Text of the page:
“The tradition from personal narrative to collective narrative is completed. The differences with the previous versions [those 40 years after the events] consisted mainly of the addition of elements that altered the whole character of the story. . . . His role was slightly idealized so that it recalled the little Twin War of mythology.” (p. 20)

Thus it was not till well after the death of all eye-witnesses that we begin to see the first mythological trimmings added on to a historical tale.

What this means for historical Jesus studies

So if Vansina’s example is a valid comparison, we should see a recording that is pretty much a straight factual account of Jesus without any mythological trappings for as long as there are any surviving eyewitnesses — up to 40 years later.

It would be more like 80 years, or certainly well after the departure of the last eye-witness — again on Vansina’s example, if it is valid (and McGrath appears to think it has some relevance) — before we can expect to see mythological elements incorporated into the tradition.

Conclusion

If we use the above case study as a guide we should not expect any record of Jesus within 40 years of his death to be anything more than a straight, bare-bones historical narrative. Yet this is clearly not what we have in the case of the Gospels, not even with the earliest written Gospel. Our earliest surviving written accounts of Jesus are predominantly mythological in character. If we use the Hopi study as a control, and if we are sure that Jesus had an historical career, then we should not expect any written accounts like the Gospels to appear until long, long after the time that HJ scholars say they did appear.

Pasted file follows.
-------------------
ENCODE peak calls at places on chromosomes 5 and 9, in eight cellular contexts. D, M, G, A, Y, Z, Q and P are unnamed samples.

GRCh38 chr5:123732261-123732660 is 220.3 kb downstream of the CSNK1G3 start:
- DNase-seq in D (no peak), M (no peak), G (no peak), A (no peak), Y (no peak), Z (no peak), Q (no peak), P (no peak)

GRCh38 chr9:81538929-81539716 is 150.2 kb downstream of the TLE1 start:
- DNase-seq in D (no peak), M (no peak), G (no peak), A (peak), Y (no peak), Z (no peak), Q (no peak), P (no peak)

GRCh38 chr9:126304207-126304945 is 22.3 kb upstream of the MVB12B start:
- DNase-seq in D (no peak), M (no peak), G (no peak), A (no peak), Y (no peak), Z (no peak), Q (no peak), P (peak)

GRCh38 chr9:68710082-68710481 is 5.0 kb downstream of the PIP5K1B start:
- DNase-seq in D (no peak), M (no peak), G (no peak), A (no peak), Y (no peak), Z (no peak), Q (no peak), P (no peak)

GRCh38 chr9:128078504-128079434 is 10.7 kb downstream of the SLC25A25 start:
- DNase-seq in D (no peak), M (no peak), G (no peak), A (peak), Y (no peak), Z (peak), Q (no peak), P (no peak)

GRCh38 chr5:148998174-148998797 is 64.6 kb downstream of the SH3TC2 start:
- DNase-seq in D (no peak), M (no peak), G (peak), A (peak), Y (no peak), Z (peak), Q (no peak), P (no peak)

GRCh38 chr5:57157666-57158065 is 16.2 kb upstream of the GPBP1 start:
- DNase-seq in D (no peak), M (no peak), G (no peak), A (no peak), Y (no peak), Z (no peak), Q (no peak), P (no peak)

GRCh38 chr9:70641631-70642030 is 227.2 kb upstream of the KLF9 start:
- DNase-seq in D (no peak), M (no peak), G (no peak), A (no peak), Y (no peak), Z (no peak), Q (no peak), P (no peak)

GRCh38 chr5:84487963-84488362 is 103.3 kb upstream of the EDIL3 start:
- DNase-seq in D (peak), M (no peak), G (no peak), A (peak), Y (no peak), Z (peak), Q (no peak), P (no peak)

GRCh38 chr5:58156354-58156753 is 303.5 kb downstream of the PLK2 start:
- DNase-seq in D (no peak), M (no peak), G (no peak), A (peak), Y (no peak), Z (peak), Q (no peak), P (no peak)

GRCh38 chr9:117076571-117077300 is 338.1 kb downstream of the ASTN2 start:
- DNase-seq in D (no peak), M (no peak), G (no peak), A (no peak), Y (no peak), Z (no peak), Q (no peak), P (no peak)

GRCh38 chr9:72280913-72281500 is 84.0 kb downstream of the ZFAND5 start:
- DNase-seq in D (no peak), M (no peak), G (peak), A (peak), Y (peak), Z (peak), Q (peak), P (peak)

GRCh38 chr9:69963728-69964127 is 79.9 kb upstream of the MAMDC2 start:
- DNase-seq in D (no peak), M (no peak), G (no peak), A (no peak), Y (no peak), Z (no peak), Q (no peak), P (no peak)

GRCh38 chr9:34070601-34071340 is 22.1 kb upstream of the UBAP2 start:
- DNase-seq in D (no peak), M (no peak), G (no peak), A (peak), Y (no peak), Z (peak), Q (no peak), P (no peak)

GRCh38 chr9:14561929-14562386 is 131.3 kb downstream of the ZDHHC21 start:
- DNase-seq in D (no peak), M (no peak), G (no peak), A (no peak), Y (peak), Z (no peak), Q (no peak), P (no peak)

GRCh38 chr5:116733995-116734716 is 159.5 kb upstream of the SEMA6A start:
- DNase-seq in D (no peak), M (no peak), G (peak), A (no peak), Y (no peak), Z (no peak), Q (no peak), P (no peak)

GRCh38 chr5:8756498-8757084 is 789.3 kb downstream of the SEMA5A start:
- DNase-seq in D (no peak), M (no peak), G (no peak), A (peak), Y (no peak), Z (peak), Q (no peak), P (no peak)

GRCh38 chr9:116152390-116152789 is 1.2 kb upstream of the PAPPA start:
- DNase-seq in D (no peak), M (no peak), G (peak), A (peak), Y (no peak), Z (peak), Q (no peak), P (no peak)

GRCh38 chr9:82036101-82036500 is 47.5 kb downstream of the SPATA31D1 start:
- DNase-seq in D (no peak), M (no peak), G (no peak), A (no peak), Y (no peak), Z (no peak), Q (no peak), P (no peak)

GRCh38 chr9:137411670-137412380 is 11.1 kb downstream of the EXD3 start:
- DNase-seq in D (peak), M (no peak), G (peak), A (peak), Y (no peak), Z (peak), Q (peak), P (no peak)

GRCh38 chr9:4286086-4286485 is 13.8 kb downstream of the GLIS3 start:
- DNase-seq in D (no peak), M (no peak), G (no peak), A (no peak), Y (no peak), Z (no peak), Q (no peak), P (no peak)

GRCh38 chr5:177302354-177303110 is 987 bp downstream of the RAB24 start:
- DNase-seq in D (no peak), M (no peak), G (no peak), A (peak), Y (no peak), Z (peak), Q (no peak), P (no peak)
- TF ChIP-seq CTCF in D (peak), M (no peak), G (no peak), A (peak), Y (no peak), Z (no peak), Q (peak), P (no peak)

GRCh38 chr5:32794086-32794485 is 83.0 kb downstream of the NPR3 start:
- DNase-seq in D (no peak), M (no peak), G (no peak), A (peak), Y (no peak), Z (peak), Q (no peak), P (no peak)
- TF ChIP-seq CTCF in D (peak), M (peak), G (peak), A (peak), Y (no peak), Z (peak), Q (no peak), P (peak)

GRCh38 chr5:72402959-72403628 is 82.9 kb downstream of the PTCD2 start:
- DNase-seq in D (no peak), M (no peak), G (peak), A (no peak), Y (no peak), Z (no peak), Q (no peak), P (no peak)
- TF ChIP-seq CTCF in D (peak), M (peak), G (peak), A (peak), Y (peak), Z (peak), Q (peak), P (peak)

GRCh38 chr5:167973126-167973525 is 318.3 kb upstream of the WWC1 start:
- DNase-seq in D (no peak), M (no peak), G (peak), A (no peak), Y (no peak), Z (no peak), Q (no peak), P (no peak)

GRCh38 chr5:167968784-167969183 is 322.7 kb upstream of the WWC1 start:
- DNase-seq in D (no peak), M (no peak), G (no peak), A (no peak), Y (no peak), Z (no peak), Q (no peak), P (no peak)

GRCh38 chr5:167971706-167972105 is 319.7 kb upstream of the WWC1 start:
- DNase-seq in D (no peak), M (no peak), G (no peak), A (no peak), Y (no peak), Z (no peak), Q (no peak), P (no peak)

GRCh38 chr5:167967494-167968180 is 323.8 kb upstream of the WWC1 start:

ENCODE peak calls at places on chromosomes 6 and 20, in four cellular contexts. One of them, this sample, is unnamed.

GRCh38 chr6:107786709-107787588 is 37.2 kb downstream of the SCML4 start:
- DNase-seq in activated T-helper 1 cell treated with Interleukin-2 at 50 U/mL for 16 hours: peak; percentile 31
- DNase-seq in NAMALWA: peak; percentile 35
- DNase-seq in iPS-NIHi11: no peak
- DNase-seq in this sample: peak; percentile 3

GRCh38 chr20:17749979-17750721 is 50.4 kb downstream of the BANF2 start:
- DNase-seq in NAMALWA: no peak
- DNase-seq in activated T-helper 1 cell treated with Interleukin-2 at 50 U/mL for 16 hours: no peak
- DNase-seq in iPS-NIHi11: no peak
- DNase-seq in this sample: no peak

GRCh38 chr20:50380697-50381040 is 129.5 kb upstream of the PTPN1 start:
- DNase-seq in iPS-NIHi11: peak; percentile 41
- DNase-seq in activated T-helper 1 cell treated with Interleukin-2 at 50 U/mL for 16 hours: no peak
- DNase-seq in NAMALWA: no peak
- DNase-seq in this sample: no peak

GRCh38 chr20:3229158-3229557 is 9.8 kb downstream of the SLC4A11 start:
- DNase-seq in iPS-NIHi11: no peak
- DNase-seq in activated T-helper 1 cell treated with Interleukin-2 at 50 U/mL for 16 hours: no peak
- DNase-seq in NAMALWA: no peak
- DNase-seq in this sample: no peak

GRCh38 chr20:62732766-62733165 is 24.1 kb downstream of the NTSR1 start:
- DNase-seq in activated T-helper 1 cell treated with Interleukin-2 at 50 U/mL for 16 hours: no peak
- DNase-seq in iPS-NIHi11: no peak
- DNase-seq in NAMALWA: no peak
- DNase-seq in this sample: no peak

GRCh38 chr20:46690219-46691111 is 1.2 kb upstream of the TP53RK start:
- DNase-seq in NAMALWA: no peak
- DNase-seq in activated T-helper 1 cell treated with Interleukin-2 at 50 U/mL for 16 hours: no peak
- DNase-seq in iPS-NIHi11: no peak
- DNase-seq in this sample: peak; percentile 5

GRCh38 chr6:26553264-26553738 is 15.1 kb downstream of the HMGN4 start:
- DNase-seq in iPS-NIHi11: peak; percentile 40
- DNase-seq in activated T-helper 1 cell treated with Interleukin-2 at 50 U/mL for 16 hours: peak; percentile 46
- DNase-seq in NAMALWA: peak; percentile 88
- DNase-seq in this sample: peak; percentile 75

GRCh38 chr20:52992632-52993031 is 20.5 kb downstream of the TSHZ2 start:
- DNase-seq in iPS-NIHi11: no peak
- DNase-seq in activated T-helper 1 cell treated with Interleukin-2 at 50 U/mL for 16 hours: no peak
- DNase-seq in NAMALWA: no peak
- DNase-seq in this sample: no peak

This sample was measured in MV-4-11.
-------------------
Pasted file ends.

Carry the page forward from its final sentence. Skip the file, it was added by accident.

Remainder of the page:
So we are left with three options — given, of course, the validity of the Hopi case study:

  1. Either we reconsider the date of the earliest Gospel and set it around 100 c.e. at the earliest;
  2. Or we keep ca. 70 c.e. as the date of the first Gospel and remove the crucifixion of Jesus back to the time of his birth;
  3. Or we — surely not! — ask if the first Gospel was not grounded in genuine historical oral reports after all.
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33 Comments

  • 2012-01-26 03:58:58 UTC - 03:58 | Permalink

    Since the Gospel of Mark was highly unlikely to have been written in Palestine, a c. 70 AD date for Mark can still be kept, providing that the last eyewitnesses to a supposed Historical Jesus within the reach of the author of “Mark” were already dead for some years.

  • Jason Goertzen
    2012-01-26 04:42:44 UTC - 04:42 | Permalink

    I suggest you look up the ‘eyewitness reports’ gathered around the Italian priest “Padre Pio.” I’m sure you’ll agree that a lot of mythological elements were already present while many, many eyewitnesses were still alive–and while Padre Pio himself was still alive! I’m afraid I’m not convinced the Vansina’s example is at all analogous to the gospels. Religious figures accrue myths and legends at an incredible rate.

    • RoHa
      2012-01-26 14:57:25 UTC - 14:57 | Permalink

      Robert Price has some examples of myths about religous figures being created during the lifetimes of the religious figures.